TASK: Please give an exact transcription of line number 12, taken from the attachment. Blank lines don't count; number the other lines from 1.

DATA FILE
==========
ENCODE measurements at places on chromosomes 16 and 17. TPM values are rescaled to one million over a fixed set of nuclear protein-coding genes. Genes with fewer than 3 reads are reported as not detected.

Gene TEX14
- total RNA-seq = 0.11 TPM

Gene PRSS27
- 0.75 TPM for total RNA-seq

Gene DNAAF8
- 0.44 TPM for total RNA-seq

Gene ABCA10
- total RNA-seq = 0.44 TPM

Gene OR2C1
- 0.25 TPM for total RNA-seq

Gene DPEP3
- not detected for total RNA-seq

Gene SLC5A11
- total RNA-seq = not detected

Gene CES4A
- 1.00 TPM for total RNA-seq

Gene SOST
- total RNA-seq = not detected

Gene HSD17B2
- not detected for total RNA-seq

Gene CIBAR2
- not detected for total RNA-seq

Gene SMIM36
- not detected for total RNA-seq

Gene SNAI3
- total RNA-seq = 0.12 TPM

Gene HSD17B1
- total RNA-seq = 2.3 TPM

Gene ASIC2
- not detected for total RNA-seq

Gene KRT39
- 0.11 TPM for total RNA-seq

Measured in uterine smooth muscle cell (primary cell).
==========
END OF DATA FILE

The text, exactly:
Gene DPEP3